The following night was my Irish pals' fancy-dress birthday party. With the memory of the pudding fresh in my mind, I wanted to make some STP inspired cupcakes, complete with banana. I'm not normally that much of a Jamie Oliver fan (his matey-matey thick tongued banter gets a bit wearing) but he does have a great recipe for STP in his "Jamie's Dinners" book. I took this as my starting point and did some tweaking to get a sponge not dissimilar to the one from Flaneur, if not more moist. Unfortunately, the rich toffee sauce wouldn't have worked a-top a cupcake so I opted for a moussy, brown sugar icing instead.

Toffee Banana Sponge
225g fresh dates, stoned
1 tsp bicarbonate of soda
85g unsalted butter
170g dark brown sugar
170g self-raising flour
1/4 tsp ground mixed spice
1/4 tsp ground cinnamon
1/4 tsp ground ginger
2 tbsp Ovaltine
2 tbsp natural yoghurt
2-3 freckled bananas mashed (I used my potato masher)

Malty Brown Sugar Icing
1 large egg
1/3 cup dark brown sugar
75g butter at room temperature
1 tbsp Ovaltine
1tsp vanilla extract
  1. Preheat your oven to 180 degrees.
  2. Put the dates into a bowl and sprinkle with the bicarbonate of soda. Cover with 200ml of boiling water so that they can plump up ready for cooking. Leave them for a couple of minutes then drain them before whizzing them in a food processor to make a puree. Resist the urge to eat the date paste straight from the mixer's bowl.
  3. Meanwhile, cream the butter and sugar using a wooden spoon. Add the eggs then fold in the flour, spices and Ovaltine. Mix together, then fold in the yoghurt, dates and bananas.
  4. Spoon into muffin cups (about 3/4 full) and bake in the preheated oven for about 30 minutes (or until a cake-tester comes out clean).
  5. Allow the cakes to cool while you make the icing.
  6. Fill a saucepan with an inch or so of water and bring it to simmering point. Put a bowl over the simmering water and then break the egg into the bowl. Whisk the egg over the heat until it is light and frothy (the simmering water should not touch the bottom of the bowl).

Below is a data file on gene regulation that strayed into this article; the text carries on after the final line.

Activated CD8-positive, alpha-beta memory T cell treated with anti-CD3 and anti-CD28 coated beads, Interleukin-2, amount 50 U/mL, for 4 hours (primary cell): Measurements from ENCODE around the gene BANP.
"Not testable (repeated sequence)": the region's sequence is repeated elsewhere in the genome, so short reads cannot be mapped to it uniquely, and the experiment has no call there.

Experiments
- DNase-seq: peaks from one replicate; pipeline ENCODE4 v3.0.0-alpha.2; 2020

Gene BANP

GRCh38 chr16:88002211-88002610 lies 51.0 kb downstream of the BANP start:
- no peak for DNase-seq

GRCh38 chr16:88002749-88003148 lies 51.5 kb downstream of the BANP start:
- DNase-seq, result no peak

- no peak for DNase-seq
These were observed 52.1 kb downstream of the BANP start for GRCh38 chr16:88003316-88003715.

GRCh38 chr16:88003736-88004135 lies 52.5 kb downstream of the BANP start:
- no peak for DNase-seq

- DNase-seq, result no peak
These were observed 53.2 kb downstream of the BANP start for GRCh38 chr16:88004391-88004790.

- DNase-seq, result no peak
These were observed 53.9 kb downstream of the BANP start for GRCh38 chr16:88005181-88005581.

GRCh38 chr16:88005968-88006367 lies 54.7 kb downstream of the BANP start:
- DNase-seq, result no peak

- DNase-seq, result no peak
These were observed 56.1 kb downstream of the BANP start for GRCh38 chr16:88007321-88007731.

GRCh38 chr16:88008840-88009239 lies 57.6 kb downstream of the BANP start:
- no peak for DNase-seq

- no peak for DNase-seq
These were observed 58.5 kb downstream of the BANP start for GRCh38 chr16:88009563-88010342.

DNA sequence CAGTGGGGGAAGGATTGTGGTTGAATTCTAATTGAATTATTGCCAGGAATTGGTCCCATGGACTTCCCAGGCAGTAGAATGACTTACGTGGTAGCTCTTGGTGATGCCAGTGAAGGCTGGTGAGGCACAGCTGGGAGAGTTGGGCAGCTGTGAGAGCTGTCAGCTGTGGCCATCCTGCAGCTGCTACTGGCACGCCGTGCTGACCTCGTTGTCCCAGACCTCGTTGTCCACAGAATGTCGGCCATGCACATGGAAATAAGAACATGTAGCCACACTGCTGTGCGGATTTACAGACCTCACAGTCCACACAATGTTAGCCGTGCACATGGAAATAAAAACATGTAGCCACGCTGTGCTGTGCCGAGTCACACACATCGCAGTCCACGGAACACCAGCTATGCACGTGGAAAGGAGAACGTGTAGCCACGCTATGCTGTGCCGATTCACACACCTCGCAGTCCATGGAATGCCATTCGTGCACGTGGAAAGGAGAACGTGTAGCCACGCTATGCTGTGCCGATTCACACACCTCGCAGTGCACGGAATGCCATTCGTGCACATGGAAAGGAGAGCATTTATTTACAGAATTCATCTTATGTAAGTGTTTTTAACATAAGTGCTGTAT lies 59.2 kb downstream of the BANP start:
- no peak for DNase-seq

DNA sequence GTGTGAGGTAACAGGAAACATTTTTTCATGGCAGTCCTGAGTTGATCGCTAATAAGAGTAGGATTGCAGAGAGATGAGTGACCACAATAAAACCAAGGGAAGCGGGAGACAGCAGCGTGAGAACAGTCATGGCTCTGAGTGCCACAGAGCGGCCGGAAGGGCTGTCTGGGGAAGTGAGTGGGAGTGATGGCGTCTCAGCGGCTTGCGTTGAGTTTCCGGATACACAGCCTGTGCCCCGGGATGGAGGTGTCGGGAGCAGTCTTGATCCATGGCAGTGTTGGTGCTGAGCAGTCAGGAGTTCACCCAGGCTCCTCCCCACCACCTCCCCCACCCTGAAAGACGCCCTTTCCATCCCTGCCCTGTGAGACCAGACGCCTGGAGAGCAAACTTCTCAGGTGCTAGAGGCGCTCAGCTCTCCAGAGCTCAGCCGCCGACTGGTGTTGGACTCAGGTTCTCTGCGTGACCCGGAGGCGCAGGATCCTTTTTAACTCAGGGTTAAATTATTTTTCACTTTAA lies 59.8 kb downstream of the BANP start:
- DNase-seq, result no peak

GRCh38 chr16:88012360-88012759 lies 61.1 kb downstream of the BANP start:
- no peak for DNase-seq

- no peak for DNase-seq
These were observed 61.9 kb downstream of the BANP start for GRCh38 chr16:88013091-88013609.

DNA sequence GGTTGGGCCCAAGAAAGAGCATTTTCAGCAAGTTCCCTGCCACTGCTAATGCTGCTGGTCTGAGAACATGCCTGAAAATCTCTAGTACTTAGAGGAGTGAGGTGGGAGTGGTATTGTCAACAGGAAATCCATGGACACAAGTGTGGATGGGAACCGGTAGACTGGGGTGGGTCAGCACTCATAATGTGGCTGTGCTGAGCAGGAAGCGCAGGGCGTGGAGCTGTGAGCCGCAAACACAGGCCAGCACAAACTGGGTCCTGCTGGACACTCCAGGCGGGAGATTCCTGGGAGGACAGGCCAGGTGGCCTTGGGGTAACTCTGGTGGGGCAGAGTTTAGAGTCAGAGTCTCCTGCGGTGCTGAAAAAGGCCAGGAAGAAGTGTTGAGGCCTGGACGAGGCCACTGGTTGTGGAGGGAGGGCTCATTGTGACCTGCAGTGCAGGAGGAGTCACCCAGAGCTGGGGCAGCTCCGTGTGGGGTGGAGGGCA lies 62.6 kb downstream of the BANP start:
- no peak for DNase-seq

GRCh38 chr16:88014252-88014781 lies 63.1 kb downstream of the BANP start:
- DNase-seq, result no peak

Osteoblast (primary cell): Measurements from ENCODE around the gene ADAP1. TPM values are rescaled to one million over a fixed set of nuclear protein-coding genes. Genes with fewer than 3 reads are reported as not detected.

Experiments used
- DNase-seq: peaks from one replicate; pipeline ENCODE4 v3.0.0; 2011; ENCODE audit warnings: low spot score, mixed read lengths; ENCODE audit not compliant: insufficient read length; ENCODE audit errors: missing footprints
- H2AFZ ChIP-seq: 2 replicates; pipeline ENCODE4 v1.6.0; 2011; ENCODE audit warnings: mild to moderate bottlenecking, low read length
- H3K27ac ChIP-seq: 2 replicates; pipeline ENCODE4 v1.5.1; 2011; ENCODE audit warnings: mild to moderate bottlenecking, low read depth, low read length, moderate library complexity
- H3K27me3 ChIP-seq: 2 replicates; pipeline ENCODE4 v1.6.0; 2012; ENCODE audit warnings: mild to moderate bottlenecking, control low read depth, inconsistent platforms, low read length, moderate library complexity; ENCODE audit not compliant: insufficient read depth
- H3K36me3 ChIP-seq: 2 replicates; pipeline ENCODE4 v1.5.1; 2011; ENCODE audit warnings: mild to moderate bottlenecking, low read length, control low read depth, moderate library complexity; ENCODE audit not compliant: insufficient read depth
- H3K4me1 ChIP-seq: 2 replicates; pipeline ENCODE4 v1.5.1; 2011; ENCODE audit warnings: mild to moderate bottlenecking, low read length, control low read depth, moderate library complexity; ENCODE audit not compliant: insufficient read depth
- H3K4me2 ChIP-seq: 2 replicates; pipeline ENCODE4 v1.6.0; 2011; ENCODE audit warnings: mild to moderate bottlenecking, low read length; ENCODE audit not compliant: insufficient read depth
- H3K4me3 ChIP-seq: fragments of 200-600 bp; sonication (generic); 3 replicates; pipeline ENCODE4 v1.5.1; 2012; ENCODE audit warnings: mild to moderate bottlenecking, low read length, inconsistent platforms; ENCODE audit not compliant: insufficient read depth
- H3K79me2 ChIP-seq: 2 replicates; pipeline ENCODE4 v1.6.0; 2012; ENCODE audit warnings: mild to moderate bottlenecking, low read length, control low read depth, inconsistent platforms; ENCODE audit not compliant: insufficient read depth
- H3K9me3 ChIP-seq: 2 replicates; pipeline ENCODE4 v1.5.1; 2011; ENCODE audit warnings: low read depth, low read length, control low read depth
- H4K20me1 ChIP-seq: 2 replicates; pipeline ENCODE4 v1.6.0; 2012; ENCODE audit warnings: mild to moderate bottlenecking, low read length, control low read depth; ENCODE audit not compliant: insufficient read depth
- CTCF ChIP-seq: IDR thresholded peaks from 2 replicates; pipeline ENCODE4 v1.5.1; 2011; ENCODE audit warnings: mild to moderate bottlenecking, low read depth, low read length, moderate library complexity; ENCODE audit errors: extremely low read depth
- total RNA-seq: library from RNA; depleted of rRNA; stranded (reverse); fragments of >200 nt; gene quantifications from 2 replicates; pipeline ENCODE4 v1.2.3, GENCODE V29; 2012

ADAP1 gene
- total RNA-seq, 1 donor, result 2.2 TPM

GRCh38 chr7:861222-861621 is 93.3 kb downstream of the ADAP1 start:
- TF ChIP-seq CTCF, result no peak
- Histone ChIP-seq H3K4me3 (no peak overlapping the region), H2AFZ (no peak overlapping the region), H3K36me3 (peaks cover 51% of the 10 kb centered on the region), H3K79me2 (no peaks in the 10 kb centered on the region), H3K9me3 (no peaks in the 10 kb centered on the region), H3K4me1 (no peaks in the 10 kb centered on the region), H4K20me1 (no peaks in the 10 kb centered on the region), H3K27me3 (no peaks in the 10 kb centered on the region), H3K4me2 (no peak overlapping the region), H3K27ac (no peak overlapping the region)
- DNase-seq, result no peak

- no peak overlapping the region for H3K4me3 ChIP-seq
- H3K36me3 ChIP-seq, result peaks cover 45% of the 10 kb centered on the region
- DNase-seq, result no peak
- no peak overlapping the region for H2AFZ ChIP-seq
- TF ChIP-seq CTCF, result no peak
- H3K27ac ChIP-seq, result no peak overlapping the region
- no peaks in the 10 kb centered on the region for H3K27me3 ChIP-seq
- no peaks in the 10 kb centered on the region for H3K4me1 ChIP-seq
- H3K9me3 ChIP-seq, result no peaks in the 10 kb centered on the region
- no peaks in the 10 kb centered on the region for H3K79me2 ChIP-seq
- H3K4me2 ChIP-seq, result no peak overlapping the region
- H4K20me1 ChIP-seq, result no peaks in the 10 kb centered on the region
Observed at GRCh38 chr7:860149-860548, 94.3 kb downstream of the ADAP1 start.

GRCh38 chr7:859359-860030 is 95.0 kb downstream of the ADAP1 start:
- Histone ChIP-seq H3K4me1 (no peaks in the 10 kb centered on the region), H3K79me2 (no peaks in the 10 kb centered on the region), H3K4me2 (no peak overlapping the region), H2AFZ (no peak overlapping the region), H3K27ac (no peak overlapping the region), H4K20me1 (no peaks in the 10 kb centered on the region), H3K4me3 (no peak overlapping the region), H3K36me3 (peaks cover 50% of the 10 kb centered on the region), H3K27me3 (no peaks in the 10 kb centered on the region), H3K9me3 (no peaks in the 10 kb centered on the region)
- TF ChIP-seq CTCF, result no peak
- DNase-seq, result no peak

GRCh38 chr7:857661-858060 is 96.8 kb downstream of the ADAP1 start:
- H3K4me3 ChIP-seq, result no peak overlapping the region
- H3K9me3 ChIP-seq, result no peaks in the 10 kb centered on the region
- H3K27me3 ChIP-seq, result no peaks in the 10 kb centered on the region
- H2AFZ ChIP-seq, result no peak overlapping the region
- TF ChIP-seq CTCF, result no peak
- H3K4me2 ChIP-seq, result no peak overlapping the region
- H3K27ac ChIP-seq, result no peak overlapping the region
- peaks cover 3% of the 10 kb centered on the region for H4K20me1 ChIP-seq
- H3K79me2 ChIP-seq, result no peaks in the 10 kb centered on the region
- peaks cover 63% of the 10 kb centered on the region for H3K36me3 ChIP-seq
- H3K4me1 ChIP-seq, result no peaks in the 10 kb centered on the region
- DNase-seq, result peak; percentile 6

7. Whisk in the brown sugar until it has dissolved and the mixture is warmed (1-2 minutes). Remove the bowl from the pan and allow it to cool.
  8. Meanwhile, beat the butter in a separate bowl until it is light and fluffy. The more elbow-grease you use, the better the icing will be. Gradually beat in the egg/sugar mixture and then the vanilla extract. Don't panic if it starts to curdle, you can always use some icing sugar to bind it. Add the Ovaltine and beat well.
  9. Once the cupcakes are cool you can ice them. I was intending to sprinkle some crunched up dime bars over the top of the cakes, unfortunately our local Best One was all out. Such is life!

* From the primary school classic, "Autumn Days" by Estelle White.

** Smitten Kitchen, Orangette and Oswego Tea to name a few.


A true friend is one who thinks you are a good egg even if you are half-cracked*

As well you know, I have perfectionist tendencies. I should, however, clarify that such tendencies are almost always directed towards myself (and sometimes the Bedmate - poor soul). I promise you that I am not someone who is ridiculously high maintenance and when I am not being pinnikity about having my books in alphabetical order I am actually pretty laid back. So please don't think it's just me having crazily high standards when I say:

Is it just me or is anyone else ever a little disappointed by their friends sometimes?